4. We embraced each new stage of her life. Yes, there were times we wanted to jump from infancy to independent toddler, and from elementary schooler to teen, but we had to slow down and take a step back. Each phase of different quirks, toys, and playtime didn't last forever, and we had to learn to go at her pace, or risk tempers on both sides. Nothing lasts forever - not even the messy toys! - and next thing you know, all traces of their childhood are gone, replaced with tween and teen interests. All we had to do was just have the necessary tools handy at all times (i.e. storage and organizing containers), and be patient, and eventually she started seeing the benefits of organization all on her own.
  5. We exposed her to different environments. By this I mean we took her to toy stores, where everything was neatly arranged, went over to friends' houses so she could see how other people handled clean-up time etc., and believe it or not, we also looked through home decorating ideas and went to open houses and toured model homes in new residential communities. She loved seeing all kinds of new possibilities and gained inspiration for how she wanted to (re)decorate her room!

Have a System, But Don't Try to Be Perfect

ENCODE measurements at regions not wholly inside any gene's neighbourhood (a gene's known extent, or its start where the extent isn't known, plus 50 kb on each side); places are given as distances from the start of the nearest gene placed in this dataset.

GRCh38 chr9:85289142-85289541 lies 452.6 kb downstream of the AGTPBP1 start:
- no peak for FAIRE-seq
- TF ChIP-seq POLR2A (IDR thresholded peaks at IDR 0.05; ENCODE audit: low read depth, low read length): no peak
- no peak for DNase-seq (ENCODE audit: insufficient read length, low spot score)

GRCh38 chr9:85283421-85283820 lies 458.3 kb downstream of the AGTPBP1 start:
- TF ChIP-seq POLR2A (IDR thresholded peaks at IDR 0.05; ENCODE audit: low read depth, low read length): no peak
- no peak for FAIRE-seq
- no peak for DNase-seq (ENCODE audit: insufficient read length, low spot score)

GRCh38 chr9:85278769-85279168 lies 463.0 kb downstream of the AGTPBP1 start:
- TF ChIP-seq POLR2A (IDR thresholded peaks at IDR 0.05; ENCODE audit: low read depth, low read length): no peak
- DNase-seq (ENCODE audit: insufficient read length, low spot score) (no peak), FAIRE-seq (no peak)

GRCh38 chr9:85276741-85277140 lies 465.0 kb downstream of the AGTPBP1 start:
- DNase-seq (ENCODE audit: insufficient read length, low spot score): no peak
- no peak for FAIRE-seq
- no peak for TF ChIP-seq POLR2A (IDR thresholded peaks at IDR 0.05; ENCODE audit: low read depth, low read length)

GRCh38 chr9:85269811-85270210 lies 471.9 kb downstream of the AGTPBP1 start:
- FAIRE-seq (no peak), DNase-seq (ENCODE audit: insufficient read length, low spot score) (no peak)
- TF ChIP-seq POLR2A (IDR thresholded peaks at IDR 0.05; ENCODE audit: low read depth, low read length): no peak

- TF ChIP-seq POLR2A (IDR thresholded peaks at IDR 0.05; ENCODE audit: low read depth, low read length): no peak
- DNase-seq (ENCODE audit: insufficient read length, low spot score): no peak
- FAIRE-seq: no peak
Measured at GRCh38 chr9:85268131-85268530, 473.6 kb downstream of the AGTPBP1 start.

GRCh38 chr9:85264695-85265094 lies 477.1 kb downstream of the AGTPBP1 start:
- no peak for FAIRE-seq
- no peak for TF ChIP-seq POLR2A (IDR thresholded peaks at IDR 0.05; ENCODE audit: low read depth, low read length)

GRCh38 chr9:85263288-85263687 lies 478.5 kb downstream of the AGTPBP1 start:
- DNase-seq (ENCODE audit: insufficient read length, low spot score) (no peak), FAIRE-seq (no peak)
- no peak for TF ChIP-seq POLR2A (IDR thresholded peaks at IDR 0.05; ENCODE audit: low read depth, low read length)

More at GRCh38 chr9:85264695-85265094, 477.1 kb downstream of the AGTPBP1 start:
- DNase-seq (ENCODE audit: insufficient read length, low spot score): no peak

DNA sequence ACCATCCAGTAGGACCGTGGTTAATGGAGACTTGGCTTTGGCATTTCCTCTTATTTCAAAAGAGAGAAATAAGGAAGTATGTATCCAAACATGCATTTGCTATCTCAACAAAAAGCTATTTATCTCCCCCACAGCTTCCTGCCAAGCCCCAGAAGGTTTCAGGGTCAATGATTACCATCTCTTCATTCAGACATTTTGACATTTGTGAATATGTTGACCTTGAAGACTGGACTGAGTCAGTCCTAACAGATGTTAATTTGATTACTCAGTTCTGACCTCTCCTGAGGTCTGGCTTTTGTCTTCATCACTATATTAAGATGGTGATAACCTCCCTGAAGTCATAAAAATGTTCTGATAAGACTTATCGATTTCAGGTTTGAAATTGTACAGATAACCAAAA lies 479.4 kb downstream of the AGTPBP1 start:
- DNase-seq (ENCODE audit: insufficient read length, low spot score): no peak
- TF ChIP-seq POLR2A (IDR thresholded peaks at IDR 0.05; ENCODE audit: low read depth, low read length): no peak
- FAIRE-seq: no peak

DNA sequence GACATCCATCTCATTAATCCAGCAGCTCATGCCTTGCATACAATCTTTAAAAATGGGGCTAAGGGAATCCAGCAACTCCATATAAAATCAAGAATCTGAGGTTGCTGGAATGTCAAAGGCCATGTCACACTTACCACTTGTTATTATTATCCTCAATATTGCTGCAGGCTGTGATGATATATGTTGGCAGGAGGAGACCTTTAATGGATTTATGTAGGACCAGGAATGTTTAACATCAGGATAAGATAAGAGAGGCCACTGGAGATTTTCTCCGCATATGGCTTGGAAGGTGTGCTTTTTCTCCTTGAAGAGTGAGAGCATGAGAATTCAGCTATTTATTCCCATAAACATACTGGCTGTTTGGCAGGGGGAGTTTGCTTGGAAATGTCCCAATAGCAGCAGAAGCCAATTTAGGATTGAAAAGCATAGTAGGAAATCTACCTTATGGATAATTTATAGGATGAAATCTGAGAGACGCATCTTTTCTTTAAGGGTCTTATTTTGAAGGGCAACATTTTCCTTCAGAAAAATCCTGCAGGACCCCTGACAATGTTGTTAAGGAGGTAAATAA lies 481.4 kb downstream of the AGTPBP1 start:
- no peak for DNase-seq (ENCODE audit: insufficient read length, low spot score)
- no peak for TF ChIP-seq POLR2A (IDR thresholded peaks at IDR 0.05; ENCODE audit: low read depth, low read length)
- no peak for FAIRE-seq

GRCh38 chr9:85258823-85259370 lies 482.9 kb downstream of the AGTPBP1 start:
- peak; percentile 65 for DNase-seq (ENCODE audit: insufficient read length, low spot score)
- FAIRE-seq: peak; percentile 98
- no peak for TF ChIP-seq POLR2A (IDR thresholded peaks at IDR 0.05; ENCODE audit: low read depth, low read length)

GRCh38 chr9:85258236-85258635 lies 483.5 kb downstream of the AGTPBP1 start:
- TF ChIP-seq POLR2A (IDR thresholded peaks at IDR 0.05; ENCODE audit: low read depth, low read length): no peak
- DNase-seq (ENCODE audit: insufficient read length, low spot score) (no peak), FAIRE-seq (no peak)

When you have one or more children, and maybe even pets, it's not always easy to get to everything you want to do, much less need to do. There are days when the dishes and laundry pile up, you excuse the kids from taking a bath this one time since they're sleepy now and you don't want to risk them getting their second wind just when you finally are relaxed enough to fall asleep and just want some peace and quiet. Few people want to attack cleaning or washing in the precious few minutes they might have per day - but sometimes you don't have a choice. That's when you have to practice the art of just doing the basics.

Forget about removing every single speck of dust, or having your house resemble life before kids. Some days, the best you can hope for is that no one spills a glass of milk on the carpet! For peace of mind, lower your expectations to that which you can fit in 15 minutes of your day for tidying up. The kids aren't the only mess-makers - we adults are just as guilty! Keep a basket or bin in each room of your house where you can throw misplaced items from a room to automatically curb clutter. But you still have to empty the basket or bin each night by putting everything back where it was supposed to go in the first place. Fortunately, if you do this daily, this task too shouldn't take very long at all - maybe 5 minutes. The best part is, if you do this consistently and without stressing out when things aren't perfect, your kids will soon model your behavior too and help keep your house looking the way you always wanted it to look.